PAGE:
"What happens is when you exercise and you repetitively focus on the breath, repetitively focus on overcoming the pain, repetitively focus on the patterns of discipline, you do not only develop the habit of running and breaking through [pain], but you grow those parts in the brain that are dedicated to focus and habit-building," says Dr. Dean Sherzai. "So you're actually expanding the very area that's affected by aging exponentially." In other words: Running on the regular doesn't just mean covering more ground physically; it means expanding the boundaries of the brain itself.

Beyond the runner's high: How your miles affect your mood

We know all about the runner's high:  The burst of awe-filled euphoria that comes when you're miles-deep into a long run and your brain produces endorphins (aka, happiness hormones). Well, Dr. Ayesha Sherzai says that wonderful "brain orgasm" is just one way in which running kicks off a disco in many regions of your mind. "There have been studies that show that when people run, they start releasing the same kind of chemicals that cause a rush of joy or euphoria. You've heard of a runner's high, and that's when endorphins are secreted but there are so many other chemicals that are almost like drugs," explains Dr. Ayesha Sherzai. "There are endocannabinoids and they affect the parts of the brain that release dopamine, so you get an immense amount of pleasure during running."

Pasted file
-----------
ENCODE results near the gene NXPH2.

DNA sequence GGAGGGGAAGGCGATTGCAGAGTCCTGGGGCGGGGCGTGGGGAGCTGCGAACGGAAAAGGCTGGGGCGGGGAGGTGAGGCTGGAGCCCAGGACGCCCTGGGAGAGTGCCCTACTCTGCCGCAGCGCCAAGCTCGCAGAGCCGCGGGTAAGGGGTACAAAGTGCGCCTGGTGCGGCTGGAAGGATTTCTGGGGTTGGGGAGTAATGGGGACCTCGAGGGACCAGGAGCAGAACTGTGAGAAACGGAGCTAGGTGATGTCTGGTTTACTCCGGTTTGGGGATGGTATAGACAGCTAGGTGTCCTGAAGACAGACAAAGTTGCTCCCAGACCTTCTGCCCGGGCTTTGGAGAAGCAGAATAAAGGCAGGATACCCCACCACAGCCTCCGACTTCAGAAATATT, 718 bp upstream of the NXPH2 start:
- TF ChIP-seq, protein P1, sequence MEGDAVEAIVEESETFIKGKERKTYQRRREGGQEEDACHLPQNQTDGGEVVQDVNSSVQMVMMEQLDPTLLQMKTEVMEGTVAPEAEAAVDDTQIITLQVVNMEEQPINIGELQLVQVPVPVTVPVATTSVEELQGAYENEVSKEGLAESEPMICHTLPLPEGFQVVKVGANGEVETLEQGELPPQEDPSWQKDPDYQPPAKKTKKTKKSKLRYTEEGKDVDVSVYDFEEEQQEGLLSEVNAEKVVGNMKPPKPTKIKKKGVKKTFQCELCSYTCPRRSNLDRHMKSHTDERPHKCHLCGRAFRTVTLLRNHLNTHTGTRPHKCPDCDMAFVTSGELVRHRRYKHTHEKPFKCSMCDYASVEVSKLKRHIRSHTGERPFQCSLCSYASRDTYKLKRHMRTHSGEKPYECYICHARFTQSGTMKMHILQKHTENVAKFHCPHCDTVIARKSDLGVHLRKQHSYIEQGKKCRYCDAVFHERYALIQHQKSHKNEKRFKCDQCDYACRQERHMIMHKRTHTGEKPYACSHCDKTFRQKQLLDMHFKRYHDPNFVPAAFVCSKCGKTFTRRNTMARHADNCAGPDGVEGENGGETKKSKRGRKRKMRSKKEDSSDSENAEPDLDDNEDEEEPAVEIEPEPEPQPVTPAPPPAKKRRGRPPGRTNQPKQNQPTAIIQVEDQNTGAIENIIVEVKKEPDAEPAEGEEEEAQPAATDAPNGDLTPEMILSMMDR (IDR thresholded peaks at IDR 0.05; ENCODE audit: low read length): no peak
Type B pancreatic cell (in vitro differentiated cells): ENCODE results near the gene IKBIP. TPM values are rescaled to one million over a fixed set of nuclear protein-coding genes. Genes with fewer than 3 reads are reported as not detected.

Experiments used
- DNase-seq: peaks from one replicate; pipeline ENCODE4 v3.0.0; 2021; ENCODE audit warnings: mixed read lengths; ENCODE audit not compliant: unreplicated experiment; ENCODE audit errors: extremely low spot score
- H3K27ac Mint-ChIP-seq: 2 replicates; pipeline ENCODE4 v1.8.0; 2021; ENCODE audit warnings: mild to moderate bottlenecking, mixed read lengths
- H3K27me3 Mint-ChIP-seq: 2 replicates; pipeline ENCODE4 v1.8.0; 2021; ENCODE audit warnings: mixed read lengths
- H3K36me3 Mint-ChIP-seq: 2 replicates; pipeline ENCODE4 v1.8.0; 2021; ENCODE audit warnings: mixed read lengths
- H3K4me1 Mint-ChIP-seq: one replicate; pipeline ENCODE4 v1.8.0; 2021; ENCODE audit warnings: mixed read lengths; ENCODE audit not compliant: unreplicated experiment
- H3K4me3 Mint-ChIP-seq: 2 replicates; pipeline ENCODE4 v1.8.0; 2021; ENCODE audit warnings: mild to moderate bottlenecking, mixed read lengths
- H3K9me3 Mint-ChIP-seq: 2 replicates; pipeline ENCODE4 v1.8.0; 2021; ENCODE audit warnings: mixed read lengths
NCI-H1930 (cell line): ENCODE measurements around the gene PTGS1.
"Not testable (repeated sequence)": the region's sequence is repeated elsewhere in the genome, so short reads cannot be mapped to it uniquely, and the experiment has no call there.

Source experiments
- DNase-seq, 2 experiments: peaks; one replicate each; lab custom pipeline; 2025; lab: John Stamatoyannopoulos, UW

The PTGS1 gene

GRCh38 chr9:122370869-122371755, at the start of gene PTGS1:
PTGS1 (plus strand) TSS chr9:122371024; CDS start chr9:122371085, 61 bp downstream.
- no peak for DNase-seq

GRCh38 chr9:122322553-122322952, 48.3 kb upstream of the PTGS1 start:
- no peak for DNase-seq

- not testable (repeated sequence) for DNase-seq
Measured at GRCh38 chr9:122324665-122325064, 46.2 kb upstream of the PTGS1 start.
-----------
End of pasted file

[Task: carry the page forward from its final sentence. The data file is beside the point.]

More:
While researchers don't yet know why exercise triggers the endocannabinoid system during exercise (the same system that's triggered when you take CBD and THC), they speculate that the reaction likely developed out of an evolutionary need. "I think it's a part of the evolutionary system that we developed so that we could run away from a tiger or another predator early on, but now, when we exercise intensely at that level or at the elite athlete level, we start secreting these endocannabinoids that bring joy, that get rid of pain, and that actually opens up our muscles so we don't have any muscle or skeletal injuries," says Dr. Ayesha Sherzai.